I think the MGM production values are better, it's in Technicolor and that helps brings Alcott's book to life. The male leads are better...Peter Lawford is excellent as Laurie and Rosanno Brazzi is the perfect, romantic Professor Bhaer. Mary Astor is a great Marmee. We have C. Aubrey Smith and Elizabeth Patterson, Elizabeth Taylor, Janet Leigh, June Allyson and Margaret O'Brien. And Lucille Watson is the perfect Aunt March. So much loving care was put into the 1949 version and not one character is miscast. This is my favorite remake.

 

THE RACKET

 

I think this film noir fares very well in its early 50s remake with Robert Mitchum, Robert Ryan and Lizbeth Scott. The material seems a bit dated (a story originally produced in the late 20s by Howard Hughes), but the performances are great and Lizbeth Scott generates a lot of heat.

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LITTLE WOMEN

 

I like Kate Hepburn's work as Jo in 1933's LITTLE WOMEN, and I think George Cukor's direction is great. But I really like the 1949 version better.

 

Different strokes - for me, the '49 is the weakest of the 3 versions (I have '33 and '94 in a dead heat for first) mainly due to June Allyson. She's an acquired taste, and I've just never been able to acquire it.

 

Some other remakes:

ENCHANTED APRIL - the '92 beats the '35 by a mile.

THE PAINTED VEIL - I prefer the 2005 to the '34, even with Garbo (I haven't seen THE SEVENTH SIN, the 1957 version of the same Maugham book).

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how about His Girl Friday over the 1931 version of Front Page?

 

I disliked Front Page, not least because I intensely dislike Pat O'Brien -- I *loathed* his I Married A Doctor.

 

His Girl Friday was a sheer joy.

 

Ooops, forgot all about the one remake I truly liked -- Heaven Can Wait. Not as good as the original, of course, but not bad.

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I need to see the 1991 Cape Fear. I know Encore Mystery and Drama channels have been showing both versions. I'd be lying if I said I don't enjoy Robert Mitchum as the creepy guy - to the point where I pause for hysterical laughter (particularly in the scene when he asks Peck to "check our her jiggle")

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We were just discussing Victor/Victoria in another thread, in which we all mostly agree that the 1982 version is actually better than the 1933 & 35 versions. They were able to be a little more "open" about the subject matter plus the cast was outstanding.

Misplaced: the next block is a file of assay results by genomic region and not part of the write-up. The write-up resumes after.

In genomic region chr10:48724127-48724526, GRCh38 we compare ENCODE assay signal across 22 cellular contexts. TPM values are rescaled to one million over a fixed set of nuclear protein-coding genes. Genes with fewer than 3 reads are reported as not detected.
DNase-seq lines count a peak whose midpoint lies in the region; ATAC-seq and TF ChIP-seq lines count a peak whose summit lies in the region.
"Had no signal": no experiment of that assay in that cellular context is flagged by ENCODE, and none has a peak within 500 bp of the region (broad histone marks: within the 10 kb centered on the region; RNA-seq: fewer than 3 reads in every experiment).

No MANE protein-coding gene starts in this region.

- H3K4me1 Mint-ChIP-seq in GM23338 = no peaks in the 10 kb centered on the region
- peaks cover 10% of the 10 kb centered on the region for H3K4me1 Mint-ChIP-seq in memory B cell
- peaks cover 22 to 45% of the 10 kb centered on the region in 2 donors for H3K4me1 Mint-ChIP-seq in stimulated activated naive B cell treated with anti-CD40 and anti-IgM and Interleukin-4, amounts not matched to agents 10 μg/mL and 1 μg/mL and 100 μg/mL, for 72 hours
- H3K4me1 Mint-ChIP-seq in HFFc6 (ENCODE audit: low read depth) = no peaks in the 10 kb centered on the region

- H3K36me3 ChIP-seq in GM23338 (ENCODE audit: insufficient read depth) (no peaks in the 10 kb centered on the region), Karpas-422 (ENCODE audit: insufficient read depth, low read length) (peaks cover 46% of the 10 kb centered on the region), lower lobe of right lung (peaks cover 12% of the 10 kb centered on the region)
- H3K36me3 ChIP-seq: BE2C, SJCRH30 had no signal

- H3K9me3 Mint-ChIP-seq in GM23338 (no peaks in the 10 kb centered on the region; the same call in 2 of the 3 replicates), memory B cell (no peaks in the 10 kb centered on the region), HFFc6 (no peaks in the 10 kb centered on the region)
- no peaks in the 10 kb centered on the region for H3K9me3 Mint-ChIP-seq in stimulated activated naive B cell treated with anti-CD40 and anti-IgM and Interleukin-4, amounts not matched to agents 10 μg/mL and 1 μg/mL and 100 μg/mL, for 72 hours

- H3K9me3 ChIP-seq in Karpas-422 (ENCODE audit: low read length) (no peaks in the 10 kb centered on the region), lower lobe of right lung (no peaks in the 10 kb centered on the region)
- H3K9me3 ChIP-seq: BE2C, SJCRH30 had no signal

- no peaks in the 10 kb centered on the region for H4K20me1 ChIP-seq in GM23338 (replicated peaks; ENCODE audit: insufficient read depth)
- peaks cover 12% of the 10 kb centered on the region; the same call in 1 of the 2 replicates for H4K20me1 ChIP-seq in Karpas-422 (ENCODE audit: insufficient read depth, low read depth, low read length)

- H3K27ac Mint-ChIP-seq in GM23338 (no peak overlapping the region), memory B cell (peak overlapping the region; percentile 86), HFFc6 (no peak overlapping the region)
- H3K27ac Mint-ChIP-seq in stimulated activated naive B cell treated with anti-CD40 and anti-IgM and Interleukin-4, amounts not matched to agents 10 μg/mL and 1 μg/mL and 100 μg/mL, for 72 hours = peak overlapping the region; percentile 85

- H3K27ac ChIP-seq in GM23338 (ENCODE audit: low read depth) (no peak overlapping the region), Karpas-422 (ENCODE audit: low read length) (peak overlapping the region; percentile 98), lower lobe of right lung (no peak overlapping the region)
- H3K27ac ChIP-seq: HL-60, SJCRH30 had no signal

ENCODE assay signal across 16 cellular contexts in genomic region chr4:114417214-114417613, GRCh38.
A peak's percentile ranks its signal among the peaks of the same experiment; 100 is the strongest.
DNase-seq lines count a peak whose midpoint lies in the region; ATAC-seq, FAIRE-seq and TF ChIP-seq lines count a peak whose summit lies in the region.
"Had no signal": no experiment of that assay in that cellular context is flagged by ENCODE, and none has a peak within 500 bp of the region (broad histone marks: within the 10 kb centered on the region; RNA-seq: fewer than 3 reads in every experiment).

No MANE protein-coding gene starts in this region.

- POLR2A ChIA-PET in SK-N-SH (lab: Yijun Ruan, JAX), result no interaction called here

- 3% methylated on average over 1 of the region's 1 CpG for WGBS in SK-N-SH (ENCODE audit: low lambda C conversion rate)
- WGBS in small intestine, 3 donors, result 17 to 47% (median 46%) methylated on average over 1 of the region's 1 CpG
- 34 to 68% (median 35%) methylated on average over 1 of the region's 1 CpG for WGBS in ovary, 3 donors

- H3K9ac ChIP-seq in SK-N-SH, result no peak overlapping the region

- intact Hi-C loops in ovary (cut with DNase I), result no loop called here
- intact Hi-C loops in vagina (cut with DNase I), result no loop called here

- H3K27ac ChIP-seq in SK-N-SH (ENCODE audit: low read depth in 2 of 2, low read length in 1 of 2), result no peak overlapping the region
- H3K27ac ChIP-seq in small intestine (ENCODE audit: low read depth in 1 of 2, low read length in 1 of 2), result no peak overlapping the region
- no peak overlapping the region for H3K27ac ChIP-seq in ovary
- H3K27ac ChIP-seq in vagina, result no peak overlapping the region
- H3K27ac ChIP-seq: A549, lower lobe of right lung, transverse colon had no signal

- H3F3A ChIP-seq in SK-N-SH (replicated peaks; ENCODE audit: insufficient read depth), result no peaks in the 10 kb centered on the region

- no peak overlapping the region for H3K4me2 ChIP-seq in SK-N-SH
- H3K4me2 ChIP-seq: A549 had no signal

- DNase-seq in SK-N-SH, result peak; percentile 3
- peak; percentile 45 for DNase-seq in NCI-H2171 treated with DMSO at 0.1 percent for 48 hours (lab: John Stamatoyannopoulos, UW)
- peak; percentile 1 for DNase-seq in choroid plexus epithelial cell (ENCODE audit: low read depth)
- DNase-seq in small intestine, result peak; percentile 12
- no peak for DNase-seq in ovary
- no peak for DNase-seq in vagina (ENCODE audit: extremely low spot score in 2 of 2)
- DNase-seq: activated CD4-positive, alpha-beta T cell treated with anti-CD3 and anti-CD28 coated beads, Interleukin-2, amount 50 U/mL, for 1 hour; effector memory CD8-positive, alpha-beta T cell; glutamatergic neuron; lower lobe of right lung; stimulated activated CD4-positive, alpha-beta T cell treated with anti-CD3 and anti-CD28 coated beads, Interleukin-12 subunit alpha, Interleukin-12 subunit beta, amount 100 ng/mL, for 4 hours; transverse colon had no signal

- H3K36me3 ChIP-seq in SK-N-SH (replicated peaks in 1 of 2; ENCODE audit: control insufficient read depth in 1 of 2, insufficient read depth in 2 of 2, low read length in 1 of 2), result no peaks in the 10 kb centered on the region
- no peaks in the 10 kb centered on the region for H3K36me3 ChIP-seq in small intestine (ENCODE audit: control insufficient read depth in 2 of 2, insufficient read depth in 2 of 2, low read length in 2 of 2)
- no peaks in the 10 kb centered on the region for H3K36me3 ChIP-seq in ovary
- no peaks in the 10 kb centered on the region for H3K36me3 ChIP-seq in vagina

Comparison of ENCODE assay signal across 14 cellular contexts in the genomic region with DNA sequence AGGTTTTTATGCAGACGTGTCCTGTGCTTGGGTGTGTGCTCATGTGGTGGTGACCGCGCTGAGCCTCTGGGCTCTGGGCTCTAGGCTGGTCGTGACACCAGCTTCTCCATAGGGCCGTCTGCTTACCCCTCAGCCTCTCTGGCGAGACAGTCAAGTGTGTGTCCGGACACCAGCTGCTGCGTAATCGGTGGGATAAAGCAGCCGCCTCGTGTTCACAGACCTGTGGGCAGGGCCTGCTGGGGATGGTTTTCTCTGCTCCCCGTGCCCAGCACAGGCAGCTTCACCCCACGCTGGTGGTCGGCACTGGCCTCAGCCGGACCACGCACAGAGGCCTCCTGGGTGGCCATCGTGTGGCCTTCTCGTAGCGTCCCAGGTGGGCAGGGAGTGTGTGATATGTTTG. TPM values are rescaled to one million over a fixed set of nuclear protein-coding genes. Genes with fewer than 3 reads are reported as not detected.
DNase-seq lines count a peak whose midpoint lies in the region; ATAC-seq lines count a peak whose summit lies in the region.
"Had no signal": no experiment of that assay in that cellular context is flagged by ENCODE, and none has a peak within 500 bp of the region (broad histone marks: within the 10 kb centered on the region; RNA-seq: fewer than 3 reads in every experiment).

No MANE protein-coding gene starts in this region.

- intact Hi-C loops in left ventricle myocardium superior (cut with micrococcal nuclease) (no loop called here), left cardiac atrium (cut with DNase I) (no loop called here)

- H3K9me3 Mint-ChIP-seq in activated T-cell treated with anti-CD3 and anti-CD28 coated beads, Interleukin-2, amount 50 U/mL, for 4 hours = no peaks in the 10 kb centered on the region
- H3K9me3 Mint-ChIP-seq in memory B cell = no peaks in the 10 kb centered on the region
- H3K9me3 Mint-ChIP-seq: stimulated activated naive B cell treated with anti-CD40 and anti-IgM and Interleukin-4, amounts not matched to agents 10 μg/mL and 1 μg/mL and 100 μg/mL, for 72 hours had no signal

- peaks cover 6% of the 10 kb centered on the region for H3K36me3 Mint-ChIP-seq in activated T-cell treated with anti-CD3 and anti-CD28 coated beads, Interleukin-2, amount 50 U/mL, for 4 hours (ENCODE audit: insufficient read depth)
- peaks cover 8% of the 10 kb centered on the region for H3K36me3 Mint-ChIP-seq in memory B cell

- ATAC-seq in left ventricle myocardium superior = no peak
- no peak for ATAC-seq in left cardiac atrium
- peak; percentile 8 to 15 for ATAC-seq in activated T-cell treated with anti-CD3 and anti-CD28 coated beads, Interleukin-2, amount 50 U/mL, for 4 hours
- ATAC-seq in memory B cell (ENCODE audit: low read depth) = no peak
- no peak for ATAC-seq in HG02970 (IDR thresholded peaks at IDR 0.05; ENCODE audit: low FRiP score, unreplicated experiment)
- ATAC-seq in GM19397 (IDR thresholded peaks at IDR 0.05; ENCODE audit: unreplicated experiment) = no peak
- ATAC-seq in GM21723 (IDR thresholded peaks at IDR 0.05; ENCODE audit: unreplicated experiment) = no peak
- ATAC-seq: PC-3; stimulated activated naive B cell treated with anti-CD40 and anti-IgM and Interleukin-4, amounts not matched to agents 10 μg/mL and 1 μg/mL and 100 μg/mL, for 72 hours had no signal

I've always preferred the 1959 version of Imitation of Life mainly because of Susan Kohner's performance. The 1934 version has Claudette Colbert in the lead who is more emotional and sympathetic than Lana Turner, but Lana's coldness works ok in this particular story.

 

I also prefer the 1961 The Children's Hour to the earlier These Three from 1936. Although the first version is good, they obviously could imply just a bit more than the earlier version. I thought it was one of Shirley MacLaine's best performances and shows she was an all around talent; singing, dancing, comedy and tough drama.

 

This is why I think Hollywood should leave schlocky 60's TV alone for remakes and instead try to tackle tougher subjects that couldn't be fully explored in earlier versions. Yeah I like subtleness, but in another thread Cat On A Hot Tin Roof was mentioned as a "watered down" story. I'd love to see what it's really about.

Although in the Psycho remake, listening to Norman unbuckle his pants and jiggle while watching Marion undress added NOTHING to the story.

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The MGM remake of WATERLOO BRIDGE with Vivien Leigh and Robert Taylor is much better than the original version with Mae Clarke and Douglass Montgomery, IMO.

 

The third version, GABY is by far the weakest of the three versions but I thought Leslie Caron was lovely in it. I actually told Leslie Caron in December at a Barnes and Noble book signing in Manhattan I liked her in the film GABY, since everyone else was saying how great she was in GIGI and AN AMERICAN IN PARIS, and you should have seen her reaction! She stopped signing the book, looked up at me and said "GABY?!?! GABY? - The version with Vivien is MUCH better. See that one instead."

 

I just said Oh, OK, thanks" and I moved on.

 

LOL, she was right of course, but I guess no one else had mentioned GABY to her in a long time

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> {quote:title=FredCDobbs wrote:}{quote}

> I have mentioned that I like the 1991 remake of Cape Fear a little better than the 1962 original. But I like the 1931 original of The Maltese Falcon a little more than the 41 Bogart remake. Generally, I like the early 30s and 40s sound remakes better than the old silent originals, and in the case of Show Boat, I like the color 2nd remake better than the first two versions of the film. But in the case of Ben Hur, I think I might like the silent version better than the big color sound version, although I haven't officially decided that for sure.

It's not fair to compare films to their earlier 30's counterparts. They were still in the infancy of sound.

Off the top of my head I would say "Godfather II"

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I bought a copy of the 94 version of LITTLE WOMEN, but I have not seen it. I need watch it to see Mary Wickes as Aunt March, since she is one of my favorite character actresses.

 

June Allyson is definitely an acquired taste of mine. I love her.